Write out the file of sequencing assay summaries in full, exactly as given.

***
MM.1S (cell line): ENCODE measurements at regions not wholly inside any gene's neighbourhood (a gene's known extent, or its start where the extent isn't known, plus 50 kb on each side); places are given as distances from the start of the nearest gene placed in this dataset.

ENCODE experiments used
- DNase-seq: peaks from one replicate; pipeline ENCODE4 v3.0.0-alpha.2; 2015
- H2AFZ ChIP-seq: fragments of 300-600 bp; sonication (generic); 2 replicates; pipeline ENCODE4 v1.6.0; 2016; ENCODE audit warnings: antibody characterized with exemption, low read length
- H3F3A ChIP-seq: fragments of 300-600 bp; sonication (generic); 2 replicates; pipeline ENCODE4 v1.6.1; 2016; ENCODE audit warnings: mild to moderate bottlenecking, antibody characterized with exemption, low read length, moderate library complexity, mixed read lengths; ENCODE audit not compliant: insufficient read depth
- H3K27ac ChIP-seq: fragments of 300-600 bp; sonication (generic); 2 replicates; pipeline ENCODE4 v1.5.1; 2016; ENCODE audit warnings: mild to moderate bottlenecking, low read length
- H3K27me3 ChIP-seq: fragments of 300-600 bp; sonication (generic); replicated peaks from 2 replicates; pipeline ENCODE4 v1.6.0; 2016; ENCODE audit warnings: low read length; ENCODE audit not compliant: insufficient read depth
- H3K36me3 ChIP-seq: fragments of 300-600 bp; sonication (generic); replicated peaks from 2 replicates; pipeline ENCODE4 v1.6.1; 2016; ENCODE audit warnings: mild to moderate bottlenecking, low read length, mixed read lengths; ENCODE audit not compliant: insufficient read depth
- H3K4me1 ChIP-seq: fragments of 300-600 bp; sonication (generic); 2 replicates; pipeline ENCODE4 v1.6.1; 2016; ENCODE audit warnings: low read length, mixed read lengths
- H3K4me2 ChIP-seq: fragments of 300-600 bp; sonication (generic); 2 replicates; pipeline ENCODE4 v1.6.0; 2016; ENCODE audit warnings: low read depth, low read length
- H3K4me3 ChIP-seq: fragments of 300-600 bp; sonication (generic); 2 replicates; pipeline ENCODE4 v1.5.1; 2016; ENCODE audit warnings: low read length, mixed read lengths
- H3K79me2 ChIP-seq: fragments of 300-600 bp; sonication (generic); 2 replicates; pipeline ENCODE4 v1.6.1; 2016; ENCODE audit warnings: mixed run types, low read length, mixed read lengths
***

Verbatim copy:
MM.1S (cell line): ENCODE measurements at regions not wholly inside any gene's neighbourhood (a gene's known extent, or its start where the extent isn't known, plus 50 kb on each side); places are given as distances from the start of the nearest gene placed in this dataset.

ENCODE experiments used
- DNase-seq: peaks from one replicate; pipeline ENCODE4 v3.0.0-alpha.2; 2015
- H2AFZ ChIP-seq: fragments of 300-600 bp; sonication (generic); 2 replicates; pipeline ENCODE4 v1.6.0; 2016; ENCODE audit warnings: antibody characterized with exemption, low read length
- H3F3A ChIP-seq: fragments of 300-600 bp; sonication (generic); 2 replicates; pipeline ENCODE4 v1.6.1; 2016; ENCODE audit warnings: mild to moderate bottlenecking, antibody characterized with exemption, low read length, moderate library complexity, mixed read lengths; ENCODE audit not compliant: insufficient read depth
- H3K27ac ChIP-seq: fragments of 300-600 bp; sonication (generic); 2 replicates; pipeline ENCODE4 v1.5.1; 2016; ENCODE audit warnings: mild to moderate bottlenecking, low read length
- H3K27me3 ChIP-seq: fragments of 300-600 bp; sonication (generic); replicated peaks from 2 replicates; pipeline ENCODE4 v1.6.0; 2016; ENCODE audit warnings: low read length; ENCODE audit not compliant: insufficient read depth
- H3K36me3 ChIP-seq: fragments of 300-600 bp; sonication (generic); replicated peaks from 2 replicates; pipeline ENCODE4 v1.6.1; 2016; ENCODE audit warnings: mild to moderate bottlenecking, low read length, mixed read lengths; ENCODE audit not compliant: insufficient read depth
- H3K4me1 ChIP-seq: fragments of 300-600 bp; sonication (generic); 2 replicates; pipeline ENCODE4 v1.6.1; 2016; ENCODE audit warnings: low read length, mixed read lengths
- H3K4me2 ChIP-seq: fragments of 300-600 bp; sonication (generic); 2 replicates; pipeline ENCODE4 v1.6.0; 2016; ENCODE audit warnings: low read depth, low read length
- H3K4me3 ChIP-seq: fragments of 300-600 bp; sonication (generic); 2 replicates; pipeline ENCODE4 v1.5.1; 2016; ENCODE audit warnings: low read length, mixed read lengths
- H3K79me2 ChIP-seq: fragments of 300-600 bp; sonication (generic); 2 replicates; pipeline ENCODE4 v1.6.1; 2016; ENCODE audit warnings: mixed run types, low read length, mixed read lengths